We all know what it is we want … but it’s going to take us working together and moving policy to get these things done. I did serve as mayor from 2013 to 2016; a lot of hard work (was done) in Tallahassee to move a lot of ideas in those three years and secured funding for roads and streets, we secured funding to help support housing here that did not happen within those three years. I thank you for your support. It’s time for us to go back to work.”

City Commission Group I:

Nathaniel J. Holmes II

The younger Mr. Holmes said: “A lot of people get me confused with my dad, who’s sitting to the left of me, Nathaniel Holmes, but no, I’m 22 years old,” said Mr. Holmes II. “I’m finally breaking off, trying to do my own thing. I’m still a student at Florida International University, School of International and Public Affairs. I’m a public administration student, and hope one day to come back home and be managing the city of Pahokee as a bureaucrat.

“But right now I want to use this opportunity as a steppingstone, to use my voice in the community, speak up for the younger generation … who don’t usually like to voice their opinion because they think they might be at difference with the older generation.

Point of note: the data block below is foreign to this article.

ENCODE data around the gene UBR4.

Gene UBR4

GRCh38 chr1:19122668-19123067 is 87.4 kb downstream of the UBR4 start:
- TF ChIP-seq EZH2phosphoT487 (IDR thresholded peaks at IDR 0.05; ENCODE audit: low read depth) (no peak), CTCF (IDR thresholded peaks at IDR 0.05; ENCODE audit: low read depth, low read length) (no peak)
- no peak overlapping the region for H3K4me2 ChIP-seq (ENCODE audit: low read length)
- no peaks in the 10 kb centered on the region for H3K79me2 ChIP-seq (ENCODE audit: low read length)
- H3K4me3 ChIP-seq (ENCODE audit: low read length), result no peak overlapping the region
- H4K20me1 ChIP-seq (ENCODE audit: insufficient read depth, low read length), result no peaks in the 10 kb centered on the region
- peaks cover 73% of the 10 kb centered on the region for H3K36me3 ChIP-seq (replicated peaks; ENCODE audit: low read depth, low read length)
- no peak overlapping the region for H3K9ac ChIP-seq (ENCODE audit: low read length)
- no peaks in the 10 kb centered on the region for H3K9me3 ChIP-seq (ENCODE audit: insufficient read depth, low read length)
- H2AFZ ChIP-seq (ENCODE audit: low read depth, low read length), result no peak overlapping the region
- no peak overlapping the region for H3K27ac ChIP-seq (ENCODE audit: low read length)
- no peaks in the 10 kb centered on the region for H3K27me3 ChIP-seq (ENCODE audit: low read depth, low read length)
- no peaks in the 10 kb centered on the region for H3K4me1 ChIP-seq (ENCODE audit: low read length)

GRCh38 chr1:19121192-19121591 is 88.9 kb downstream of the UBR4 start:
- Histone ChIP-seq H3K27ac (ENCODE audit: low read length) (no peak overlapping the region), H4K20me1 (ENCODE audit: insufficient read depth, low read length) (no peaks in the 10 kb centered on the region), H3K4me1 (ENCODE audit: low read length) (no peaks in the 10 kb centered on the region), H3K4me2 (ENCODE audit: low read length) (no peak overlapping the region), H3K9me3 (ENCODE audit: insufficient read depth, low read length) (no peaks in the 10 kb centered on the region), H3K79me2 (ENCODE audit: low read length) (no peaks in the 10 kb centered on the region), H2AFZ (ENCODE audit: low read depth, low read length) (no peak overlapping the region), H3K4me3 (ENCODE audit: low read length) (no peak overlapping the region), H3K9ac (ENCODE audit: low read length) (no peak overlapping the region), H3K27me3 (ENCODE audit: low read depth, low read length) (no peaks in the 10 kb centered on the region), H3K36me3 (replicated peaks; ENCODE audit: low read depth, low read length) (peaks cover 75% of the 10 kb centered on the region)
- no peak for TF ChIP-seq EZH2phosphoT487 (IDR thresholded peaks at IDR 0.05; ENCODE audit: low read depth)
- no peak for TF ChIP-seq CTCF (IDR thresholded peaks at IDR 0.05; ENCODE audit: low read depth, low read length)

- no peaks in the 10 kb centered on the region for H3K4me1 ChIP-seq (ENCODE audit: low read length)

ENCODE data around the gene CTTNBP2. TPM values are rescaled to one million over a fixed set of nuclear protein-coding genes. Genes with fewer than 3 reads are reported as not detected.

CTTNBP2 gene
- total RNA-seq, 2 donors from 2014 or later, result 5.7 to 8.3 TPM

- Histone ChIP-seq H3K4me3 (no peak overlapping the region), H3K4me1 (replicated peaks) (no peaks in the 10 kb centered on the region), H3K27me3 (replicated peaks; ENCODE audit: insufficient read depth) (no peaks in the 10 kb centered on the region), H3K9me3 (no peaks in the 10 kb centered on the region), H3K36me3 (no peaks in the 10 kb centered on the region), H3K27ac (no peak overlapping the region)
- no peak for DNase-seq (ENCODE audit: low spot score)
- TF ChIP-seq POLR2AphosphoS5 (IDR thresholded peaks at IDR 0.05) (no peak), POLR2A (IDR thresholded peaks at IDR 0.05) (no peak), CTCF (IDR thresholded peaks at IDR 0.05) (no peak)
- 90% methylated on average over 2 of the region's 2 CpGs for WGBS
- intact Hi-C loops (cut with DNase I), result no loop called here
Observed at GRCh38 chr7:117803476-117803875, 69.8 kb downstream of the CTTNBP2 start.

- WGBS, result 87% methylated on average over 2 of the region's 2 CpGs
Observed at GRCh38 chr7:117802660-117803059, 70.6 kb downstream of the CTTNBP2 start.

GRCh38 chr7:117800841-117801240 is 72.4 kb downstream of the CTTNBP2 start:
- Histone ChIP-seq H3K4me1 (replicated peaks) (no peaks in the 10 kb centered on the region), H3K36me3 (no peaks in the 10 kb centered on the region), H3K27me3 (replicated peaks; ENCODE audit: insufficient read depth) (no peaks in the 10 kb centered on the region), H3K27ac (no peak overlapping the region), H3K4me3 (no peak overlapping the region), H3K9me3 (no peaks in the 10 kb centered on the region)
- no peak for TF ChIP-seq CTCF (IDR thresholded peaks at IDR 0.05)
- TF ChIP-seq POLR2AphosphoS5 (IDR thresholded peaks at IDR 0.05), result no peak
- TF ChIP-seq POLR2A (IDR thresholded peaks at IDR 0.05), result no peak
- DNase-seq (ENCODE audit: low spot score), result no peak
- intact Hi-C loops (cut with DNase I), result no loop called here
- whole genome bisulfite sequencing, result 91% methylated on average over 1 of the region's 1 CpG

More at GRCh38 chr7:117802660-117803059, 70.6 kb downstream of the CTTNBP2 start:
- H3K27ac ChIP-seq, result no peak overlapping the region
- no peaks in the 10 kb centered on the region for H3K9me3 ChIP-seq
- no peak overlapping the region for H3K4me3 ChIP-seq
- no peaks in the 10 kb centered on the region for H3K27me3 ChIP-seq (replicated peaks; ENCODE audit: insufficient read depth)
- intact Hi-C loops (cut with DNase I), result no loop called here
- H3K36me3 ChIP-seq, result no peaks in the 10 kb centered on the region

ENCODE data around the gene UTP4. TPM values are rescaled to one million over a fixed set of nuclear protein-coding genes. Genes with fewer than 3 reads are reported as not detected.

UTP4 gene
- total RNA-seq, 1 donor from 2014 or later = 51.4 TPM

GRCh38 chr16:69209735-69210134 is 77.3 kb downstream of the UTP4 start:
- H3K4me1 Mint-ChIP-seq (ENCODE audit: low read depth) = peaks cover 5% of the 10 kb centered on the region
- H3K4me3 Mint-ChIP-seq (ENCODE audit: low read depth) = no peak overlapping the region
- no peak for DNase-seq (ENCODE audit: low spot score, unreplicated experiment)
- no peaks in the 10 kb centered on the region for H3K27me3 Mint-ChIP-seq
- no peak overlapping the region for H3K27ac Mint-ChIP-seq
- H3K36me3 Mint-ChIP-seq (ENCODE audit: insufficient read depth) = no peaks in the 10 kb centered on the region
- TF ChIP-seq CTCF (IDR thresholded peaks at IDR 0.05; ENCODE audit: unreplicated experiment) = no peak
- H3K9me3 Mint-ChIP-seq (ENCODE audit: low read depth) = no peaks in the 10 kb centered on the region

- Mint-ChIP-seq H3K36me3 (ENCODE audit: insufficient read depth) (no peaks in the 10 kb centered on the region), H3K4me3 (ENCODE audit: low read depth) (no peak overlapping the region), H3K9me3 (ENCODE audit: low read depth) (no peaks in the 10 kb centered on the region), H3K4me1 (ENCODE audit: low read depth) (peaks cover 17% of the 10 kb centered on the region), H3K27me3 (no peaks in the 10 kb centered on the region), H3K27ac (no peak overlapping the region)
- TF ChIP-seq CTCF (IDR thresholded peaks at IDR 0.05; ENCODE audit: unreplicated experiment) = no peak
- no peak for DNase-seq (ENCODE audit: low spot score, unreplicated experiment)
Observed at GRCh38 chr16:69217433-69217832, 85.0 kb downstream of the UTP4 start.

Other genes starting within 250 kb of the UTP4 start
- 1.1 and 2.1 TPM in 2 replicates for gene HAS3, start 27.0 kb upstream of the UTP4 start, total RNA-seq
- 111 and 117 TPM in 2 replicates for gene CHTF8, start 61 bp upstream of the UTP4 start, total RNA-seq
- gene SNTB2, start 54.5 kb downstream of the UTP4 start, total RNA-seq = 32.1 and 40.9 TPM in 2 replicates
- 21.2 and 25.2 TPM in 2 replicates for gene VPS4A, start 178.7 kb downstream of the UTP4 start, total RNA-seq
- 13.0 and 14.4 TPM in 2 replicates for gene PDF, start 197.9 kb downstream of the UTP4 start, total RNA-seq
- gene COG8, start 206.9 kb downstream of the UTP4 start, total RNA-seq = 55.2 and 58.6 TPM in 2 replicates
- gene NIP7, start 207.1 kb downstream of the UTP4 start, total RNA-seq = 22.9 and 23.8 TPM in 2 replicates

“But you know, I think Pahokee can become a community that works for everyone, for anybody, tourists, whether it’s people who’ve lived here all of their life, whether it’s people who migrated … and I have a bit of a different approach than most of the other candidates up here. I believe Pahokee should be a residential community instead of a tourist town.

“So my biggest focus as a commissioner would be housing development. New housing development is the foundation to building a middle-class tax base and other things that will stimulate the economy directly, and as a guarantee, rather than trying to rely on the marina and people coming in every year, relying on property taxes, living wages.